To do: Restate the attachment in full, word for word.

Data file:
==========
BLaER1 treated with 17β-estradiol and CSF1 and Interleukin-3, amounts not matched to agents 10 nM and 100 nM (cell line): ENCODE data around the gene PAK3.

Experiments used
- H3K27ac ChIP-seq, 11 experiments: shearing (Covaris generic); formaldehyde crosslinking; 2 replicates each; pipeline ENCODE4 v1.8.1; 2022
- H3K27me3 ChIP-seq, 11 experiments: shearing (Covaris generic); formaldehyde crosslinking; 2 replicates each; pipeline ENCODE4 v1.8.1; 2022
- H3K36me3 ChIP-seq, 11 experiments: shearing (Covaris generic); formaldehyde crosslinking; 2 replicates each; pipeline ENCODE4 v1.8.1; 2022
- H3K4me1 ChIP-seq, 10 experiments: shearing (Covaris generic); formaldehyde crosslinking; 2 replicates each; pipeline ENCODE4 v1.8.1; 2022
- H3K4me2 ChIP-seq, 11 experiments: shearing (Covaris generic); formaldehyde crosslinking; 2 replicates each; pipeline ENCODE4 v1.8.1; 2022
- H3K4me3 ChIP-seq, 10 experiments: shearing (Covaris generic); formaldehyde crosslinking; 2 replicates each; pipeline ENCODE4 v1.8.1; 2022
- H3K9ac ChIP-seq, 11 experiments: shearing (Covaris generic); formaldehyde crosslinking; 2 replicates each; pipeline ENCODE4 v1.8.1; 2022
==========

BLaER1 treated with 17β-estradiol and CSF1 and Interleukin-3, amounts not matched to agents 10 nM and 100 nM (cell line): ENCODE data around the gene PAK3.

Experiments used
- H3K27ac ChIP-seq, 11 experiments: shearing (Covaris generic); formaldehyde crosslinking; 2 replicates each; pipeline ENCODE4 v1.8.1; 2022
- H3K27me3 ChIP-seq, 11 experiments: shearing (Covaris generic); formaldehyde crosslinking; 2 replicates each; pipeline ENCODE4 v1.8.1; 2022
- H3K36me3 ChIP-seq, 11 experiments: shearing (Covaris generic); formaldehyde crosslinking; 2 replicates each; pipeline ENCODE4 v1.8.1; 2022
- H3K4me1 ChIP-seq, 10 experiments: shearing (Covaris generic); formaldehyde crosslinking; 2 replicates each; pipeline ENCODE4 v1.8.1; 2022
- H3K4me2 ChIP-seq, 11 experiments: shearing (Covaris generic); formaldehyde crosslinking; 2 replicates each; pipeline ENCODE4 v1.8.1; 2022
- H3K4me3 ChIP-seq, 10 experiments: shearing (Covaris generic); formaldehyde crosslinking; 2 replicates each; pipeline ENCODE4 v1.8.1; 2022
- H3K9ac ChIP-seq, 11 experiments: shearing (Covaris generic); formaldehyde crosslinking; 2 replicates each; pipeline ENCODE4 v1.8.1; 2022